A Report in Economist
Aug 18th 2012
The party’s interference in the observance of Ramadan stokes grievances in China’s north-west
IDH KAH mosque in Kashgar, said to be the biggest in China, boasts a noticeboard recalling the care lavished on its restoration by the central government. The monument is an emblem, it claims, of “the harmony among China’s ethnic groups”. However, many of the men idling in the shade of the mosque’s leafy grounds on a Saturday in the holy month of Ramadan are in an unharmonious state of mind.
Xinjiang, the vast region in whose west lies the old Silk Road city of Kashgar, has a history of tension between the ethnic-Turkic, mostly Muslim, Uighurs who used to make up most of its population, and the authorities, dominated by ethnic-Han Chinese. During Ramadan, which comes to an end on August 19th, that tension has been exacerbated by the government’s intervention in religious practice.
It has been discouraging, and in some places even banning, Communist Party cadres, government officials, students and schoolchildren from fasting and attending mosques during working hours. “Every year it’s the same,” says one man, sporting the four-cornered embroidered green hat worn by many Uighurs. “But my children are Muslims. We just ignore it.”
Groups representing Uighur exiles say that this year the campaign has been more intense than usual. Xinjiang’s government has denied forcing people to break the fast. Hou Hanmin, a spokeswoman, was quoted by Global Times, a party-owned newspaper, saying that the government did, however, “encourage residents to eat properly for study and work purposes.”
This is resented by many Uighurs as yet another encroachment on their traditions. Kashgar is rapidly becoming a Chinese city like many others. A huge statue of Mao Zedong overlooks the central People’s Square. The old town of mud-brick houses linked by labyrinthine alleys is disappearing, eaten up by broad avenues lined by high-rise buildings. In Xinjiang as a whole, Uighurs and other minorities are now outnumbered by Han Chinese.
Many Uighurs long for independence, which the region briefly enjoyed as East Turkestan in the 1930s and again in the 1940s. The emergence of independent Central Asian republics after the collapse of the Soviet Union in 1991, and then the toppling of Arab dictators in 2011 encouraged exiles to dream. But independence is not on the cards, though anti-Chinese sentiment does at times turn violent—most dramatically in 2009 in Xinjiang’s capital, Urumqi, when at least 150 people died in rioting and the battle to contain it.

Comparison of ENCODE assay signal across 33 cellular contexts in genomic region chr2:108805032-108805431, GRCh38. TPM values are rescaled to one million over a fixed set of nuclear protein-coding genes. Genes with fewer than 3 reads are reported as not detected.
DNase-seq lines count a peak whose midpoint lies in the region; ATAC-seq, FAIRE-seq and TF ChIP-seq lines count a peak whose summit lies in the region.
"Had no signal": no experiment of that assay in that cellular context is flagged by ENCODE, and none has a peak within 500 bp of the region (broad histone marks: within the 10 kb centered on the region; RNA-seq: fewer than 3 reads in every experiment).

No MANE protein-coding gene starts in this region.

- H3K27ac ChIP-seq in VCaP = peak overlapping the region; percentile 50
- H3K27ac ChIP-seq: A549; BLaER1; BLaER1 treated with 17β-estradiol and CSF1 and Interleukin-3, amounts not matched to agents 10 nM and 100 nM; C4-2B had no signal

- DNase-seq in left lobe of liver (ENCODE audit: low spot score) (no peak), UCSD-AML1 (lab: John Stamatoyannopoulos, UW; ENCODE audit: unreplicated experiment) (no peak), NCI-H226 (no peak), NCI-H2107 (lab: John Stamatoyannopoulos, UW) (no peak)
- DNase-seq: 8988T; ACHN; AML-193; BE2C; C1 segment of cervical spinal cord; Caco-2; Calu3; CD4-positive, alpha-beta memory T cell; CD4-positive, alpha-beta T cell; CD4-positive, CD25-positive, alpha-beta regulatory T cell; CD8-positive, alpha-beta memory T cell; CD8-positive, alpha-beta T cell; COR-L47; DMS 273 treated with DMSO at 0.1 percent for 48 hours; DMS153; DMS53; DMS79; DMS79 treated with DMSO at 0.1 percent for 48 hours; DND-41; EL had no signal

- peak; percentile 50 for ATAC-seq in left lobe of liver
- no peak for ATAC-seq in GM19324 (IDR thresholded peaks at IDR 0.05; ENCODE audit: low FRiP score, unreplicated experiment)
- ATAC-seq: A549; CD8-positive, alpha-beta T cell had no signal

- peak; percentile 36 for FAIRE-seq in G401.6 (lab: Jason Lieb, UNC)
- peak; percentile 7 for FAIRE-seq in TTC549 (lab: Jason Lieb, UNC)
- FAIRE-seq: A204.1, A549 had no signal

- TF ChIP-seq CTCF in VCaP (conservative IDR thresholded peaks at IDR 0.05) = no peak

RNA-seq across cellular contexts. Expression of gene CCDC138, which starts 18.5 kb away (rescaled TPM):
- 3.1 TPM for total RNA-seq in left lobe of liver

Given this history, it seems surprising that the government should risk inflaming passions by interfering with religious observance. Exiled activists see it as fitting a pattern. “The whole idea,” says Alim Seytoff of the Uighur American Association, “is to secularise the Uighur people.”
That may be putting it too strongly. But the government itself makes a link between religion and politics. In Ms Hou’s words, “religious extremism is closely related to violence and terrorism, and cracking down on these is one of our top priorities.” To that end, presumably, the government has been coming down hard on illegal Islamic schools. One raid in June, on a school in the southern city of Khotan, led to several children being injured. Exiles blamed tear gas; the government said the school’s staff set off explosives.
The facts in a number of other recent incidents are similarly disputed. What the authorities called a “terrorist hijacking” of a flight from Khotan to Urumqi in July (using a crutch as a weapon) was blamed by exiles on a fight provoked by anti-Uighur discrimination. Twenty Uighurs, sentenced to lengthy jail terms this month for involvement in terrorism and separatism, were, according to exiles, guilty merely of reading banned material on the internet.
A dangerous neighbourhood
It is understandable that China is nervous about the spread of Islamist extremism. It has only to look at its own borders to see its consequences in Pakistan, Afghanistan and Central Asia. The Chinese have complained to Pakistan—a close ally—that it is not doing enough about extremist groups in its tribal areas, where China says Uighur terrorists plot mischief in Xinjiang.
In Kashgar, however, security this month does not seem too obtrusive. Even the open grumbling of many Uighurs is, in a way, a sign of relative relaxation. When tensions rise, the Chinese authorities have shown themselves well able to prevent any attempted uprising. What they seem unable to do, in spite of the investment they have poured into the region, is to tackle the inequalities and prejudice that alienate so many Uighurs.